NEW YORK, NY – OCTOBER 06: Dellin Betances #68 of the New York Yankees throws a pitch to relieve Justin Wilson #41 in the seventh inning against the Houston Astros during the American League Wild Card Game at Yankee Stadium on October 6, 2015 in New York City. (Photo by Elsa/Getty Images)

You might remember the fun story from this past offseason when the Yankees went to arbitration with relief ace Dellin Betances.

Betances had been one of the best relievers in baseball for three straight seasons, and was coming off a 2016 wherein he posted an absurd strikeout rate of 15.53 batters per nine innings. But he hadn’t been New York’s closer; rather, Joe Girardi had used him as a setup man, in various high-leverage spots. Essentially, the kind of reliever usage most stathead-types always hope for the best relievers.  In 2016 specifically, it happened because the Yankees had Betances, Andrew Miller, and Aroldis Chapman at the back of the bullpen.

Cleveland’s Terry Francona used Andrew Miller similarly once the Yankees dealt Miller at the deadline, and Joe Maddon attempted to use Chapman similarly for some of the Cubs postseason run as well.

Betances, though, was not yet a free agent, and was indeed due for an arbitration contract this past offseason. Betances asked for $5 million, while the Yankees countered with $3 million; rather than meet in the middle or at their player’s number, the Yankees went all the way to a hearing. Arbitration hearings leave no wiggle room; there’s no compromise at that point, and the arbitrator is given a list of criteria on which to judge the player’s worthiness of a certain number.

That criteria is heavily slanted towards traditional stats, however, and as Betances didn’t have any saves, he was always at a disadvantage. But Yankees president Randy Levine piled on Betances, going far beyond normal criticism of the team’s own player, as though asking for $5 million was an absurdity:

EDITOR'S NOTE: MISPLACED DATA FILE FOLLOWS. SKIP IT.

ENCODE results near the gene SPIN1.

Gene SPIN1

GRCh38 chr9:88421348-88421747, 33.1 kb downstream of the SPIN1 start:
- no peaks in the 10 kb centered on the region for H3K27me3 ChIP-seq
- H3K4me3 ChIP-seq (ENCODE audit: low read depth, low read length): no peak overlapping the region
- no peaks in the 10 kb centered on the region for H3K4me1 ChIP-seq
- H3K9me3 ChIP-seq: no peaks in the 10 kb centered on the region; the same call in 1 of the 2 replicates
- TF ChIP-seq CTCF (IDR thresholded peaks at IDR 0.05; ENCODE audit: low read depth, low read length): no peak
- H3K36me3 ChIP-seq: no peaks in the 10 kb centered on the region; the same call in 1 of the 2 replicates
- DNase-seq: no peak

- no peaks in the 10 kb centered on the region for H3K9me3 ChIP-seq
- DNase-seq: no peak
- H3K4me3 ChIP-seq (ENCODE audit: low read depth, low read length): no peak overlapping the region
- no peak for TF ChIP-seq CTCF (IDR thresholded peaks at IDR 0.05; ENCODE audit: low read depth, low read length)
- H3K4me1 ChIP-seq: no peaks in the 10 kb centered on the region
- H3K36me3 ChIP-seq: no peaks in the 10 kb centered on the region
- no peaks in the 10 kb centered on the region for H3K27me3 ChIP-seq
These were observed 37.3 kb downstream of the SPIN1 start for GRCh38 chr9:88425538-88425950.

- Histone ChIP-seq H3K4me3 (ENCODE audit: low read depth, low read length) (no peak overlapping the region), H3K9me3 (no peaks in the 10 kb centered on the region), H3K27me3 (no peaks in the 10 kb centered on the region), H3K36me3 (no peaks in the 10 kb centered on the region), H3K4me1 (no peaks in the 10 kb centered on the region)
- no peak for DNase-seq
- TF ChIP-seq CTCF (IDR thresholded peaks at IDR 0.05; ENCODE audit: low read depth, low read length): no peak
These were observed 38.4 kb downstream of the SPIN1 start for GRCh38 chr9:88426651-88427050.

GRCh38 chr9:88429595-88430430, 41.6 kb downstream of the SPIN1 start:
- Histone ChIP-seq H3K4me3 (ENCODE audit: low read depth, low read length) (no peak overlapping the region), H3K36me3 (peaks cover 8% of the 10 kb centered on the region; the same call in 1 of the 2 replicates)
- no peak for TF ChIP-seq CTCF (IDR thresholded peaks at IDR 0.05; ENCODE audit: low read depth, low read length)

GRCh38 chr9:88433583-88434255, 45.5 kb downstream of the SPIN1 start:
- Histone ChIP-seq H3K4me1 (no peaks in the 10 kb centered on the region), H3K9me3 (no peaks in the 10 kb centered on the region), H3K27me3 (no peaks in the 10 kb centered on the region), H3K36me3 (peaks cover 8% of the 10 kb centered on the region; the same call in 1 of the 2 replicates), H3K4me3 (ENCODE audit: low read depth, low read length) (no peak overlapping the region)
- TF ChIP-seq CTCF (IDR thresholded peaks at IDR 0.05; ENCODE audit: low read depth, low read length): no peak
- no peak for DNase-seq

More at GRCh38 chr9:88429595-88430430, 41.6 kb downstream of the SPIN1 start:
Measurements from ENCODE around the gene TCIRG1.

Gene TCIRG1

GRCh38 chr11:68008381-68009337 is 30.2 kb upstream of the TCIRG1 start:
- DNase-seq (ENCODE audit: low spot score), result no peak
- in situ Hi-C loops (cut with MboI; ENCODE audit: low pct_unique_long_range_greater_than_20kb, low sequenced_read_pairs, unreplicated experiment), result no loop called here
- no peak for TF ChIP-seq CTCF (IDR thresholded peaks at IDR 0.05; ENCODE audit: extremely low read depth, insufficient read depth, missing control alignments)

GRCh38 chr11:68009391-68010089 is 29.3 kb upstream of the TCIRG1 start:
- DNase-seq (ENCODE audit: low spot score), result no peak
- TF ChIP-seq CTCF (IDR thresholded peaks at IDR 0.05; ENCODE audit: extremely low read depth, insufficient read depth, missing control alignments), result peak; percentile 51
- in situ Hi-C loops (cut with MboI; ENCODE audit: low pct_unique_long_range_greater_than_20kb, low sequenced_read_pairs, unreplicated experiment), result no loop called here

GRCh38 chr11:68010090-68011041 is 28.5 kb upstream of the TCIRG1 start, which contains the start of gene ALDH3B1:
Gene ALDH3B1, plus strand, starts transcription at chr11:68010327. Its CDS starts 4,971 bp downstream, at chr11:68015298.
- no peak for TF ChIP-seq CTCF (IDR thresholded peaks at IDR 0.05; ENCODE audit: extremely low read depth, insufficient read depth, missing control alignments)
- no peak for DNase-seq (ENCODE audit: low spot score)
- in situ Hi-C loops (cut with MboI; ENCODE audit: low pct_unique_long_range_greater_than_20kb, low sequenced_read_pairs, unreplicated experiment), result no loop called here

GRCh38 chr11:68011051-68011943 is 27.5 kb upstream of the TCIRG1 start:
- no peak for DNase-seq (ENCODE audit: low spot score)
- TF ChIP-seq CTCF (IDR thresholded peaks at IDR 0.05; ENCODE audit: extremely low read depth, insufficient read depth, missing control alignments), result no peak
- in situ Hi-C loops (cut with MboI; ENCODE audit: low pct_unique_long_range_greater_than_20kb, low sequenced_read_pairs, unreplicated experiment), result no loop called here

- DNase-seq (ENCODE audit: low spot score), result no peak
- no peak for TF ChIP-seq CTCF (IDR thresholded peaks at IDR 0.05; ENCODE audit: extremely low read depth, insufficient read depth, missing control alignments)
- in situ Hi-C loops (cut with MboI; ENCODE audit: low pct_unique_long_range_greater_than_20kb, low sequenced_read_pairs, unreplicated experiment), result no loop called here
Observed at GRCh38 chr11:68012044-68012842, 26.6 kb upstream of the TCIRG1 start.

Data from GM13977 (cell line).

Essentially, Betances wasn’t closer material, and therefore he shouldn’t be treated as such in an arbitration setting:

“$5 million goes to elite closers,” Levine said. “Pitchers who pitch the ninth inning and have a lot of saves. Dellin didn’t have that record. He never did.”

It actually got worse, somehow:

“It’s like me saying, I’m not the president of the Yankees, I’m an astronaut,” Levine added. “I’m not an astronaut and Dellin Betances is not a closer.”

That’s frustratingly transparent. Now, though, Levine’s cartoonish criticisms are coming back to haunt him, as Aroldis Chapman’s DL stint means the first-place Yankees are now turning the closer role over to Dellin Betances. Seeing as how Levine made those comments less than three months ago, you can imagine the sticky spot he’s in, and the tortured logic Levine is now forced to attempt:

“He’s going to do great,” said Levine. “He’s ready. I have full confidence he’ll do a great job.”

“That was arbitration, based on the past. But he’s ready to do it now.”

The arbitration process is flawed in many ways, including that it forces teams and players to be a bit more adversarial than is probably healthy for either side. It’s also not flexible enough to account for things like changing relief roles, or emphasis on newer stats; a team might be happier if a power hitter walks more and cuts down on strikeouts at the expense of homers, but that’s going to hurt him in arbitration, meaning management gets to have their cake and eat it too.

But what Levine did was well beyond the bounds of appropriate conduct, especially given that he went to the media with his words. He brought his inevitable hypocrisy upon himself, and hopefully Betances pitches well in his new role and points to these quotes from Levine the next time the two sides go to arbitration.

Which could be both of the next two winters.


About Jay Rigdon

Jay is a columnist at Awful Announcing. He is not a strong swimmer. He is probably talking to a dog in a silly voice at this very moment.